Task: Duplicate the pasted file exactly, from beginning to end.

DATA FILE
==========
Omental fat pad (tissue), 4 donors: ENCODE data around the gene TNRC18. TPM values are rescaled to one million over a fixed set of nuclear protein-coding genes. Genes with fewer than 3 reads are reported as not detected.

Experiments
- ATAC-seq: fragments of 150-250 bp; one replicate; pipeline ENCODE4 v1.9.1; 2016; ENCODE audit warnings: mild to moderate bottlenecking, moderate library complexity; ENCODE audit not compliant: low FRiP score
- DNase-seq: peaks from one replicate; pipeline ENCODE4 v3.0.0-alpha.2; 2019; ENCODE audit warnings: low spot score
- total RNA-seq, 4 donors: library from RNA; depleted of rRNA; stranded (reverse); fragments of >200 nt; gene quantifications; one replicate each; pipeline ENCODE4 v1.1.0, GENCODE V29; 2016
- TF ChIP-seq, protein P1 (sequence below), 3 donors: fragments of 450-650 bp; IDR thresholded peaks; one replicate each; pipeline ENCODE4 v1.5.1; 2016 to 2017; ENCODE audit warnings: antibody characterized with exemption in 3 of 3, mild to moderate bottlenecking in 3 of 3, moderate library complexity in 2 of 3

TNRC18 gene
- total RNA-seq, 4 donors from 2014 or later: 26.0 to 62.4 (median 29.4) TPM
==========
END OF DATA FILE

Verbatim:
Omental fat pad (tissue), 4 donors: ENCODE data around the gene TNRC18. TPM values are rescaled to one million over a fixed set of nuclear protein-coding genes. Genes with fewer than 3 reads are reported as not detected.

Experiments
- ATAC-seq: fragments of 150-250 bp; one replicate; pipeline ENCODE4 v1.9.1; 2016; ENCODE audit warnings: mild to moderate bottlenecking, moderate library complexity; ENCODE audit not compliant: low FRiP score
- DNase-seq: peaks from one replicate; pipeline ENCODE4 v3.0.0-alpha.2; 2019; ENCODE audit warnings: low spot score
- total RNA-seq, 4 donors: library from RNA; depleted of rRNA; stranded (reverse); fragments of >200 nt; gene quantifications; one replicate each; pipeline ENCODE4 v1.1.0, GENCODE V29; 2016
- TF ChIP-seq, protein P1 (sequence below), 3 donors: fragments of 450-650 bp; IDR thresholded peaks; one replicate each; pipeline ENCODE4 v1.5.1; 2016 to 2017; ENCODE audit warnings: antibody characterized with exemption in 3 of 3, mild to moderate bottlenecking in 3 of 3, moderate library complexity in 2 of 3

TNRC18 gene
- total RNA-seq, 4 donors from 2014 or later: 26.0 to 62.4 (median 29.4) TPM